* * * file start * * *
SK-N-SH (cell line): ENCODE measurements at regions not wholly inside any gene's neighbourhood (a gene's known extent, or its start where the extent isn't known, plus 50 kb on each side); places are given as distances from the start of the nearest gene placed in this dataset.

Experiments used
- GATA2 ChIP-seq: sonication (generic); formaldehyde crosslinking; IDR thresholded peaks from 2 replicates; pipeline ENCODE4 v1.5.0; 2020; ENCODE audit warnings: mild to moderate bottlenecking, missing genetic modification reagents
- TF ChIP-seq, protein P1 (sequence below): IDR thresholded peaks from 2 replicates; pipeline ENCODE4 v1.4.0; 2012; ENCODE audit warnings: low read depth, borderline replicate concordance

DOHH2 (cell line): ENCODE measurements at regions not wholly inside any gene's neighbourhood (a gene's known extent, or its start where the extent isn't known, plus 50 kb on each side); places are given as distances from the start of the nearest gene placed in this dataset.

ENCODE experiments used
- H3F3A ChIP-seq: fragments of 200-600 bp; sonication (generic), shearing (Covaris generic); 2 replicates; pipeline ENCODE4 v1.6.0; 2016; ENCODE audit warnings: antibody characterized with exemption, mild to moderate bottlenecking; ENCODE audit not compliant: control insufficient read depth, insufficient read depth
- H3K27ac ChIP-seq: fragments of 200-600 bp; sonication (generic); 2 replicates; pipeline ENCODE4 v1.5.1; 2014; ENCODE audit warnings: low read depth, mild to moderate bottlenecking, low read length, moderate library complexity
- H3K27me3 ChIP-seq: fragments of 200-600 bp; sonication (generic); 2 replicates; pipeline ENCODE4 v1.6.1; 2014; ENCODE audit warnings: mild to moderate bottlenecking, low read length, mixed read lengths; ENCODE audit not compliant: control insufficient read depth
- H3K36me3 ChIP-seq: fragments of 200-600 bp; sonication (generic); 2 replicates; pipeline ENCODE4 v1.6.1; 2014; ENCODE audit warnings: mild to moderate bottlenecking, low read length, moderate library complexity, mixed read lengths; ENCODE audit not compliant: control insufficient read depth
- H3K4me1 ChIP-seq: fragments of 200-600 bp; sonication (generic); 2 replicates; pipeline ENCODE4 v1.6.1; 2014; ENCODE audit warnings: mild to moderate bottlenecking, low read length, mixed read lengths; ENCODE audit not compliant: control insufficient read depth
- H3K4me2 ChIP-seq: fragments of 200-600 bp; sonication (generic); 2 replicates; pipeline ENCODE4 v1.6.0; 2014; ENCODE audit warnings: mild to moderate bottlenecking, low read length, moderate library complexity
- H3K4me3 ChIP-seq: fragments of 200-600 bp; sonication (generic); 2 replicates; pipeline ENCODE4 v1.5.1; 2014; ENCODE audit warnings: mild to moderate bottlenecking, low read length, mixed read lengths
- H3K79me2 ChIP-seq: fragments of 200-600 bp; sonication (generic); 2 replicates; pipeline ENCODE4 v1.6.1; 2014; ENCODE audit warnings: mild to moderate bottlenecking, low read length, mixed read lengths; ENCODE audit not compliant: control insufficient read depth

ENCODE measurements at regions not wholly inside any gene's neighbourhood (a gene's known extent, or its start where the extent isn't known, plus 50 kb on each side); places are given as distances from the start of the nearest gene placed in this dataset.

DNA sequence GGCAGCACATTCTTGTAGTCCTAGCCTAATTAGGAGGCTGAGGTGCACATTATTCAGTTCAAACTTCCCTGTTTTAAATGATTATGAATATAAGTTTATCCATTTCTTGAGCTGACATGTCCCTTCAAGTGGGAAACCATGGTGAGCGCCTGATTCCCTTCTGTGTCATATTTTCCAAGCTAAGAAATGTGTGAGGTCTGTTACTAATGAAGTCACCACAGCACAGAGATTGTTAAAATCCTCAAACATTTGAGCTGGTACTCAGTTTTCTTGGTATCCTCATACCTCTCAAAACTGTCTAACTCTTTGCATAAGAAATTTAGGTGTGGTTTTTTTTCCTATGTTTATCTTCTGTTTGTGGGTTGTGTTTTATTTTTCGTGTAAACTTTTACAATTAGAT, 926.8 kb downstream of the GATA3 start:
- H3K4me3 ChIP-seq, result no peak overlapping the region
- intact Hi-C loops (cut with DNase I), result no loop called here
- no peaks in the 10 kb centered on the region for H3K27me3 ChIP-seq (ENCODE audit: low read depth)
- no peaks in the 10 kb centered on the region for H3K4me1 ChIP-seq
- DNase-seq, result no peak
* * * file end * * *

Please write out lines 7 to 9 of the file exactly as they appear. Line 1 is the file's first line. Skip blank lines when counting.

- H3F3A ChIP-seq: fragments of 200-600 bp; sonication (generic), shearing (Covaris generic); 2 replicates; pipeline ENCODE4 v1.6.0; 2016; ENCODE audit warnings: antibody characterized with exemption, mild to moderate bottlenecking; ENCODE audit not compliant: control insufficient read depth, insufficient read depth
- H3K27ac ChIP-seq: fragments of 200-600 bp; sonication (generic); 2 replicates; pipeline ENCODE4 v1.5.1; 2014; ENCODE audit warnings: low read depth, mild to moderate bottlenecking, low read length, moderate library complexity
- H3K27me3 ChIP-seq: fragments of 200-600 bp; sonication (generic); 2 replicates; pipeline ENCODE4 v1.6.1; 2014; ENCODE audit warnings: mild to moderate bottlenecking, low read length, mixed read lengths; ENCODE audit not compliant: control insufficient read depth